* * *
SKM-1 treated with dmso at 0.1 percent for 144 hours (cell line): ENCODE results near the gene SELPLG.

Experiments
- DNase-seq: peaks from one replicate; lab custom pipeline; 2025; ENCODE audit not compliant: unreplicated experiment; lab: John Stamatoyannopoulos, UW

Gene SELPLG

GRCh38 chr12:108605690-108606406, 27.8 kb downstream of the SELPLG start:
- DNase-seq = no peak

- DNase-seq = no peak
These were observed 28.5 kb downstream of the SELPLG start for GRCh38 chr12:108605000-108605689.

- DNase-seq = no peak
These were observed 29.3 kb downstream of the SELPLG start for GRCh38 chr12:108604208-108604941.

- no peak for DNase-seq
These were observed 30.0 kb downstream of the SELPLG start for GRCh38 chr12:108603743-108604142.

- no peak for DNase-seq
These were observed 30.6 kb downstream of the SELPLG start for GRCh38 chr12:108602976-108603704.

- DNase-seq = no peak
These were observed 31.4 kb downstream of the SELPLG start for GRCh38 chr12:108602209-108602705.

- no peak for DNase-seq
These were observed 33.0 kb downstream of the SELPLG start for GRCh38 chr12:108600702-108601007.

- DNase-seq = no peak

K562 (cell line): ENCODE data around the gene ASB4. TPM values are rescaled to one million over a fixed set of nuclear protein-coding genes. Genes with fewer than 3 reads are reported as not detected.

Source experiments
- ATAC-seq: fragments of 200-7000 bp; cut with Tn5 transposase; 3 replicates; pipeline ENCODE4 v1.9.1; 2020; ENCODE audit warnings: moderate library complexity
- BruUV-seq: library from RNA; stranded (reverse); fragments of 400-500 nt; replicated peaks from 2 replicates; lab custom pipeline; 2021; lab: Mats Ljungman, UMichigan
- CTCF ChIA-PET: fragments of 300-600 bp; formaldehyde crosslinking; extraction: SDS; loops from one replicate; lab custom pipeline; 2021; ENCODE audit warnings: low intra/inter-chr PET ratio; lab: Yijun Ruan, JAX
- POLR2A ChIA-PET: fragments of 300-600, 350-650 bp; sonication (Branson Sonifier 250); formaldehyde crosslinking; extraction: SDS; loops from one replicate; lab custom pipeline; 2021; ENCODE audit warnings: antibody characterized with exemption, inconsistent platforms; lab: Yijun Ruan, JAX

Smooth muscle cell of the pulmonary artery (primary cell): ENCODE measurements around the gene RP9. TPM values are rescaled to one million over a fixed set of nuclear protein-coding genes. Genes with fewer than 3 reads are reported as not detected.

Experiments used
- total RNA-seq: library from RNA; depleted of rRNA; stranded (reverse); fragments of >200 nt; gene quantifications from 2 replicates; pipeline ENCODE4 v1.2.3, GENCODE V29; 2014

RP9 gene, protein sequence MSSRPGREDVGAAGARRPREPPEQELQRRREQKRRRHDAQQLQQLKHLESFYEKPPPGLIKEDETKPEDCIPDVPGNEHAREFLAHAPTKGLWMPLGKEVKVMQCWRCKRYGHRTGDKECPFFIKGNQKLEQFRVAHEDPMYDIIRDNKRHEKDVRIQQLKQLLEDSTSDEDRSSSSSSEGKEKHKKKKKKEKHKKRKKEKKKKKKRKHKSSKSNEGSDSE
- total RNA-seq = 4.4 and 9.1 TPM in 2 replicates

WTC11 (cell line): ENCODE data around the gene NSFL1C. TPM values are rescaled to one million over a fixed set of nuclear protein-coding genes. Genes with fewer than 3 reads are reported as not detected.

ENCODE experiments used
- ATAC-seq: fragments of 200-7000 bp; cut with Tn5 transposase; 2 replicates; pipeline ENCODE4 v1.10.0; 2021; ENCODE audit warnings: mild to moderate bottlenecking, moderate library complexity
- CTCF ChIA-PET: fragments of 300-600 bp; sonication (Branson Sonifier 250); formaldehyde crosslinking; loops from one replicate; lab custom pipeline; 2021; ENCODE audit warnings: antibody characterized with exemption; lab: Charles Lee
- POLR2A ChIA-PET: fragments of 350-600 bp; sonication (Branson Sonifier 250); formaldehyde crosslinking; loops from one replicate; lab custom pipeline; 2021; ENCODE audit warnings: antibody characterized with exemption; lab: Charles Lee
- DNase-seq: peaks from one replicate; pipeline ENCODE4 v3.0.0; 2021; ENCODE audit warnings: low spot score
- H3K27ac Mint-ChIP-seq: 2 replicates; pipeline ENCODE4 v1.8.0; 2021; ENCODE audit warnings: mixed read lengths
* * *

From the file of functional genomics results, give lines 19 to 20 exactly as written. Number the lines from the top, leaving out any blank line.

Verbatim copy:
- DNase-seq = no peak

K562 (cell line): ENCODE data around the gene ASB4. TPM values are rescaled to one million over a fixed set of nuclear protein-coding genes. Genes with fewer than 3 reads are reported as not detected.